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Beyond the Blame Game "Obama Doesn't Really Think This Way"

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Energy and Freedom

by Christopher Chantrill
July 29, 2008 at 9:15 pm


WHEN SINGER Jo Stafford and the Pied Pipers in Los Angeles got a chance to audition for the Tommy Dorsey big band in New York, they piled into a car and drove across the nation—in 1939. No doubt it was cheaper than taking the train.

When Jack Kerouac went On the Road in the late 1940s he went in a car. It wouldn’t have been quite the same if he’d taken the bus.

Cars have been useful to ordinary people too. When Americans have looked to buy a home they have often traded price for commute time. They decide how big of a home they want, and then start driving out of town knowing that the longer the commute, the lower the price.

Cars are freedom. Even back in the 1840s Thomas Cook could see that. Of course, in those days there weren’t any cars, but he arranged for a special train to carry him and 500 other temperance campaigners to a meeting eleven miles out of town.

As the Duke of Wellington complained, railways encouraged the poor to travel around needlessly.

Sooner or later, the powerful were going to try to put a stop to all this needlessness. It was a question of saving the planet. Rich, powerful people would travel around the planet on executive jets exhorting people to stay home and use mass transit. And if that didn’t work they had a old-fashioned backup plan: prophecy. Oil, the major transportation fuel, was running out, they preached. So it didn’t make any sense to look for it, since it was running out anyway.

This campaign worked like a champ for a while, for people naturally defer to their superiors, especially when they talk in a confident, superior way from a media pulpit. People decided it would be good to “go green,” especially if it meant buying a vanity car like the Toyota Prius.

But when gasoline reaches $4.50 per gallon then “going green” doesn’t do it. If you are a young singer, maybe you can’t afford to drive to that breakthrough audition. If you are a dental assistant, it means giving up your dream of a little acreage and a horse. What’s a few acres compared to saving the planet?

In his Farewell to Alms Gregory Clark reminds us that underneath all the innovation and the freedom of the modern capitalist world is one rather simple concept. It is the energy input from non-biological production. In the old days there was a limit to the energy that could be deployed for human use. It was limited to the output from organic agriculture.

Today things are different. We can mine and drill for energy instead of grow on farms. Remove that energy and we would still be better off than 200 years ago, but not much. There is a limit to a world fueled entirely by animal power and agriculture.

It is the concentration of energy in oil and in coal and, even more so, in uranium that enables us the ordinary Wal-Mart worker to enjoy luxuries hardly dreamed of by Egyptian pharaohs. So when planet-saving priests urge us to abandon highly concentrated energy that has transformed our lives and return to low-concentration energy sources like biofuels and wind power we may well believe that they are flying us up a box canyon.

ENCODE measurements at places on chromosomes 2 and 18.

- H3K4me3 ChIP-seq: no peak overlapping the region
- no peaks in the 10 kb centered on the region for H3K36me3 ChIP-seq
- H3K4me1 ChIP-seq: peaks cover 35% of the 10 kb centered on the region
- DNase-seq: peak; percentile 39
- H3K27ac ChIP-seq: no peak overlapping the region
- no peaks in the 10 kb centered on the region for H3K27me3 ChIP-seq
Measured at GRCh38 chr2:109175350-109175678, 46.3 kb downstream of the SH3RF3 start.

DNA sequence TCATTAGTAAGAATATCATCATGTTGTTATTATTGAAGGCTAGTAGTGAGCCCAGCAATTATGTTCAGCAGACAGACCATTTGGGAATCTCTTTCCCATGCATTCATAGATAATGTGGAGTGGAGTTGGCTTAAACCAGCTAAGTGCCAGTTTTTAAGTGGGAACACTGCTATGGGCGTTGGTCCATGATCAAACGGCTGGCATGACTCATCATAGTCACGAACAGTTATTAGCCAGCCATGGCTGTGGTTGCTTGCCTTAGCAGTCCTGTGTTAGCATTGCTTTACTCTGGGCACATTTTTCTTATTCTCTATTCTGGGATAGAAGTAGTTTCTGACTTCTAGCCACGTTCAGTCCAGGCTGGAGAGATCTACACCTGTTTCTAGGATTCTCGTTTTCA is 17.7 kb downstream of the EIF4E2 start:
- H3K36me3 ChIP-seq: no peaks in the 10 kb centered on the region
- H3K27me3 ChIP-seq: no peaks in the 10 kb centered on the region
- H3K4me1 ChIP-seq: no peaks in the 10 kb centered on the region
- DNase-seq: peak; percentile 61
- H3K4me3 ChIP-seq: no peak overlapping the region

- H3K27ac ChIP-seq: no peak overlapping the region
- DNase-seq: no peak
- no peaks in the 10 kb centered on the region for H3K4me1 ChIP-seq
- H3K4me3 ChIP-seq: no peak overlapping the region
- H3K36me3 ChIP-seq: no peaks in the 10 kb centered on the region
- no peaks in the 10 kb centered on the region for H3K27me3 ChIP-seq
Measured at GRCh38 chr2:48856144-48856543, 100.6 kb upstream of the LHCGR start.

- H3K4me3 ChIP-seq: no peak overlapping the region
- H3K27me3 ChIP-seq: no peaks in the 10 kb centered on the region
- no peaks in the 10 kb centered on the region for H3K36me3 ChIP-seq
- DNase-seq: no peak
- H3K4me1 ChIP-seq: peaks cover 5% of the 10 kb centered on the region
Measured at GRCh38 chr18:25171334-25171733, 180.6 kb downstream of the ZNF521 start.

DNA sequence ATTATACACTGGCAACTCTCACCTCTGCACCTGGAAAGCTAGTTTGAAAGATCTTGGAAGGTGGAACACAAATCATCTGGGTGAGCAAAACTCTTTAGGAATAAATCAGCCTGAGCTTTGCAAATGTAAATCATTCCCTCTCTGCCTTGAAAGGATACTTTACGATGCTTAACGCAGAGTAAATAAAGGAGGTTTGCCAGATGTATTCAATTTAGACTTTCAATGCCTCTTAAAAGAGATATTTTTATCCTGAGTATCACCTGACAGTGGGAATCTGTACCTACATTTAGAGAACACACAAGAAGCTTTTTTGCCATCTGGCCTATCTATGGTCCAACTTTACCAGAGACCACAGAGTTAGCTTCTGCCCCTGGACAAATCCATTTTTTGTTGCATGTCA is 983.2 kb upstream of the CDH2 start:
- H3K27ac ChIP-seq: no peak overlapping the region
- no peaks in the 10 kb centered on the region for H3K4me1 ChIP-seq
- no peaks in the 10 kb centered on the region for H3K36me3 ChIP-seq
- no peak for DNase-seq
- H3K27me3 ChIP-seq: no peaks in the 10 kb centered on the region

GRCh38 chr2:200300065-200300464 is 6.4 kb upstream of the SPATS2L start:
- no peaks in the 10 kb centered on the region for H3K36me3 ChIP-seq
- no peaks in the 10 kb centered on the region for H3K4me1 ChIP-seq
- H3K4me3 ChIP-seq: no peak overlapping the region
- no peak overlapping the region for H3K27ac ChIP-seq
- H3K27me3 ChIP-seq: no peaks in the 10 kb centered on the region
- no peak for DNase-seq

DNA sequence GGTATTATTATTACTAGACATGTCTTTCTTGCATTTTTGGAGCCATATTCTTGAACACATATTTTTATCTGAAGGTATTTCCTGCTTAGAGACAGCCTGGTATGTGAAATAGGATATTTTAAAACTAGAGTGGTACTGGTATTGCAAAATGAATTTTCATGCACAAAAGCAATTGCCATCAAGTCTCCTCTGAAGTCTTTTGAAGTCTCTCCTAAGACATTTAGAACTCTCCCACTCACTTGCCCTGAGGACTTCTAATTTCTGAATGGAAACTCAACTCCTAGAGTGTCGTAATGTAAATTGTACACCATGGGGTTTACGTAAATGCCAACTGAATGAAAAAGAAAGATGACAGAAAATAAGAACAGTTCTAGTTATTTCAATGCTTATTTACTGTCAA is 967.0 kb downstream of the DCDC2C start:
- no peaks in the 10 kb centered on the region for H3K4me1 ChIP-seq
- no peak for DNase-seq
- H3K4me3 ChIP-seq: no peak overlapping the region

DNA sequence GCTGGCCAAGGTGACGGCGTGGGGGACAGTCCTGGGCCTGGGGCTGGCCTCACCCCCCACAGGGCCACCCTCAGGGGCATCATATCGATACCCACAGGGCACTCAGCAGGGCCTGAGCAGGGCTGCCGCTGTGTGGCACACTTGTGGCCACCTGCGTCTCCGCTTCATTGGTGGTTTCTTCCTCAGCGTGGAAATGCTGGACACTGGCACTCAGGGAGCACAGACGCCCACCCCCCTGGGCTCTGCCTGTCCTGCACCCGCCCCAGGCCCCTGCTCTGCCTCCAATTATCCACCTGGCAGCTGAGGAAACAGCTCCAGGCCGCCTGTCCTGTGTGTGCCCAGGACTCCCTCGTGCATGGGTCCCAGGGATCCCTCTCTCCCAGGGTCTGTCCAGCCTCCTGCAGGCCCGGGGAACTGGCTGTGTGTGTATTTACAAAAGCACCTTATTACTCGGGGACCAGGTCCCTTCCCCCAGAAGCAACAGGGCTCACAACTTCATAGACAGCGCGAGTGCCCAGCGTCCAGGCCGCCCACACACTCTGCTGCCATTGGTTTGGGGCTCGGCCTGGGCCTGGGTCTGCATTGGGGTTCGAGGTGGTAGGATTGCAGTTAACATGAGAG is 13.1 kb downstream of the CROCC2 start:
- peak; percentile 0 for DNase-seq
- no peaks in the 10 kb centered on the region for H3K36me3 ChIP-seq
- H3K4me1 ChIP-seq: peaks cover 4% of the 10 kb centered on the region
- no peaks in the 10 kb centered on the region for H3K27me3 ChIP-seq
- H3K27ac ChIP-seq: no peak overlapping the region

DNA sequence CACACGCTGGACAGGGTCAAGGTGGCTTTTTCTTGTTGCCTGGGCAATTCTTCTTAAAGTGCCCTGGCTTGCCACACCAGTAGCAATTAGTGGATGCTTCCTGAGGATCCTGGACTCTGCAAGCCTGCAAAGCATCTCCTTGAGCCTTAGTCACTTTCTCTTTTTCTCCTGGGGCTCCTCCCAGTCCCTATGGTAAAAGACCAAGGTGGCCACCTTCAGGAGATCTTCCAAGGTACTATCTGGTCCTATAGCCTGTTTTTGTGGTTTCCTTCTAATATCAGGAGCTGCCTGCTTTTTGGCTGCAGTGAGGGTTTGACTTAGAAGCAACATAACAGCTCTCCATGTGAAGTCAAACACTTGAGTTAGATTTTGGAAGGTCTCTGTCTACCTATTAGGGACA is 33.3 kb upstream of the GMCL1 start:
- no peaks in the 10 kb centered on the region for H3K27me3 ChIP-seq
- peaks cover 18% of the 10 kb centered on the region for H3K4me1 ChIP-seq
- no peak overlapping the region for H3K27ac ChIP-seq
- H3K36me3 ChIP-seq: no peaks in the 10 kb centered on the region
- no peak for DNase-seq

When a pilot realizes he is flying up a box canyon with nothing but a rock wall ahead, he understands that he must abandon his natural precautionary principle—there are old pilots, bold pilots, but no old, bold, pilots—and take a big risk for once.

In the summer of Drill, Drill, Drill, the American consumer finds himself in a similar situation. He finds that the natural instinct of the powerful to increase their power by reducing his access to energy has him flying up a box canyon.

In Congress the high priests of carbon footprints and peak oil are still celebrating the Mass of global warming with its liturgy of carbon taxes, cap and trade, and wind and solar. But they are worried by the mob outside the door baying Drill, Drill, Drill. Are you afraid, Wolf Blitzer asked Speaker Nancy Pelosi last week?

PELOSI: You know, I mean, the point is, is we are putting forth the alternatives that we need to put forth, and that is, drill, use it or lose it. …

BLITZER: So let me get — will you allow this issue, offshore oil drilling, to come up for a vote on the floor of the House?

PELOSI: We’re going to exhaust our other remedies in terms of increasing supply in America by…

BLITZER: So the answer is no?

PELOSI: I have no plans to do so.

The text doesn’t quite communicate an embarrassed Speaker stumbling over her talking points and finally admitting that she has no intention of getting the ordinary people in America out of the energy box canyon.

But don’t lose hope America. It took six months of dithering before the Democratic Congress threw the trial lawyers under the bus and passed the update to the Foreign Intelligence Surveillance Act. How long will it take for Democrats in Congress to throw the environmentalists under the bus?

After all there is something more important than saving the planet. It is winning the next election.

Some people think that there is something more important than winning elections. It is an America where Jo Stafford and the Pied Pipers can still pile into a car and drive across the continent to audition for the Tommy Dorsey band. Because if freedom means anything it means an America where people don’t have to live in a liberal-approved townhouse and commute to work on a liberal-approved mass-transit system.

An America that is still strong and free would be an America where a dental assistant can aspire to a little acreage and a horse or two.

Christopher Chantrill blogs at www.roadtothemiddleclass.com.

Buy his Road to the Middle Class.

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presented by Christopher Chantrill

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